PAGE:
How Does the Brexit Impact the US Economy? Rudy R. Miller Explains

The United Kingdom’s vote on June 23 to leave the European Union (a 52% to 48% final tally) was the biggest story of the day. The financial world has been scrambling in the wake of Brexit. The Miller Group’s CEO, Rudy Miller, a frequent guest, discusses the historic vote and what it will mean in the longer run in this report.

The short version of the event, Miller says, is that the citizens of the UK made the political decision to leave the EU. One aspect of the vote is that it was a move towards independence, a decision that the country should not be governed by the EU. In addition to the issue of political independence, there is a matter of economic independence. “The EU is telling you what hair dryer to buy.” Miller points out that the British people have a strong sense of independence, and they spoke out at the polls. Britain has had a long history with the EU, but it will be moving away.

Rudy R. Miller

Rudy R. Miller

The vote by British voters to leave the EU has caused Prime Minister David Cameron to resign. He will step down in October. Miller says that this causes some obvious uncertainty politically and in the financial world, as people wonder who will be the next prime minister and what the country’s political direction will be. Miller quotes a friend in London who said, “It’s a bloody mess on the market, but many people are celebrating their independence.”

As to what happens next, Miller explains that the Treaty of Lisbon contains Article 50 that provides a means for a country to leave the EU. The exit process would take at least two years, during which time the UK would continue to abide by all EU treaties and laws. During that time, Britain would negotiate the terms of its departure. Issues include financial regulations, trade arrangements, and the movement of British nationals through EU countries.

Miller notes that Britain’s decision to leave the EU might encourage similar referendums in other countries or efforts to get special accommodations from the EU. There will be elections soon in several European countries. There has also been talk that Scotland, where the citizens voted to stay in the EU, might seek independence from the UK so as to join the EU.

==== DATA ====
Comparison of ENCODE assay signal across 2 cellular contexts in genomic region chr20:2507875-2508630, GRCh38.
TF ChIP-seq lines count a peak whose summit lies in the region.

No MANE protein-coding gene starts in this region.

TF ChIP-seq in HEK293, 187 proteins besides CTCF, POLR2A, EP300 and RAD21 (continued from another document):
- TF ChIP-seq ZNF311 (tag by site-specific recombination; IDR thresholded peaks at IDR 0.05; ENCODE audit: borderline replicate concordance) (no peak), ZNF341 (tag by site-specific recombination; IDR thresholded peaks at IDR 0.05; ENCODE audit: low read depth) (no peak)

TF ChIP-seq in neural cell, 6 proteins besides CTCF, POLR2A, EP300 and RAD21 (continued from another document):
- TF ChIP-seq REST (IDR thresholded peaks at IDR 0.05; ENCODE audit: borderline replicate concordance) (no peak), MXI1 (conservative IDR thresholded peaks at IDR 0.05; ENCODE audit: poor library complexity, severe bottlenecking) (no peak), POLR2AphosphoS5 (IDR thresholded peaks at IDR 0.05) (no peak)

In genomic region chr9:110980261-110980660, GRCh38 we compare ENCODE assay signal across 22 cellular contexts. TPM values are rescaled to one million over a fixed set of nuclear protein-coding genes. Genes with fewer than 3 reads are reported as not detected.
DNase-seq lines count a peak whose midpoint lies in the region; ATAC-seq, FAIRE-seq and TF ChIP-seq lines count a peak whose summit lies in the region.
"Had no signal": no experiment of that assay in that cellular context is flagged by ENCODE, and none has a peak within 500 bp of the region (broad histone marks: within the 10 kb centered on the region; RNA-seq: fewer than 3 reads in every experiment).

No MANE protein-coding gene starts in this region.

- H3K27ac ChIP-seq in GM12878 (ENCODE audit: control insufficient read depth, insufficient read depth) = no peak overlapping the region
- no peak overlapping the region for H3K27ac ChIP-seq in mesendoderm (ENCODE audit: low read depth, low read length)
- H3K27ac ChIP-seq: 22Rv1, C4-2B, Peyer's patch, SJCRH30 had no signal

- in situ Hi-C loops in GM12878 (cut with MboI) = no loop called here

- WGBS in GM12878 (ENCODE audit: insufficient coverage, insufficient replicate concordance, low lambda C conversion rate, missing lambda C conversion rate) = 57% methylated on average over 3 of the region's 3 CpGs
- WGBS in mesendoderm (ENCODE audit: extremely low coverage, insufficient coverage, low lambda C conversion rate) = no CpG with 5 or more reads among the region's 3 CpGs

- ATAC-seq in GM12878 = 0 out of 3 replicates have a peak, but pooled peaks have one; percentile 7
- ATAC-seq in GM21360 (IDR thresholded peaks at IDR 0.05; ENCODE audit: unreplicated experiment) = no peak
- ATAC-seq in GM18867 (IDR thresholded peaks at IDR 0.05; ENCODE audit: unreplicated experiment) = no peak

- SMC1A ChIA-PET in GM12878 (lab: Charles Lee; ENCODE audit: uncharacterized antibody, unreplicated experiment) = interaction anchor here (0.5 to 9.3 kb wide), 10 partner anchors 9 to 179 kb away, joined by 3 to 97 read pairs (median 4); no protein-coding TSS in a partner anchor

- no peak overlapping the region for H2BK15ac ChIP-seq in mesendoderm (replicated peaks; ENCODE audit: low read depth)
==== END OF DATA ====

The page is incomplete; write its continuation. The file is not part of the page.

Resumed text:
As to the financial effect of the Brexit vote, Miller believes it will be less than some are saying. “It’s not 2008, when we had our banks in a financial economic crisis.” The events of 2008 left banks in Europe and America stronger than they were. However, there will be many financial jobs that will move from London to other places because of Britain’s decision.

Miller does not believe that the drop in stock markets today is the first sign of a major recession. He sees it as “a flight to safety.” Miller points to the gold market, which reached a two-year high today. Treasury bonds are selling well. Notwithstanding some bumps on the road, Miller believes that the US economy is stronger than any of the European economies. He also believes that the Fed is glad it did not raise interest rates, and he believes there will be no further increases in 2016.

Rudy R. Miller is the Chairman, President, and Chief Executive Officer of The Miller Group as well as Miller Capital Corporation, an affiliated company The Miller Group, established in 1972. He was the Founder and Chairman of the Board of Miller Capital Markets, a FINRA member investment banking firm, from 2006 through 2012. He has over 35 years of executive-level experience owning, operating and advising corporations, from large NYSE listed public companies to emerging-growth private companies. His extensive operating and advisory experience provides clients with a comprehensive understanding into the challenges of successfully navigating a business through varying economic climates. The Legal Broadcast Network is a featured network of Sequence Media Group.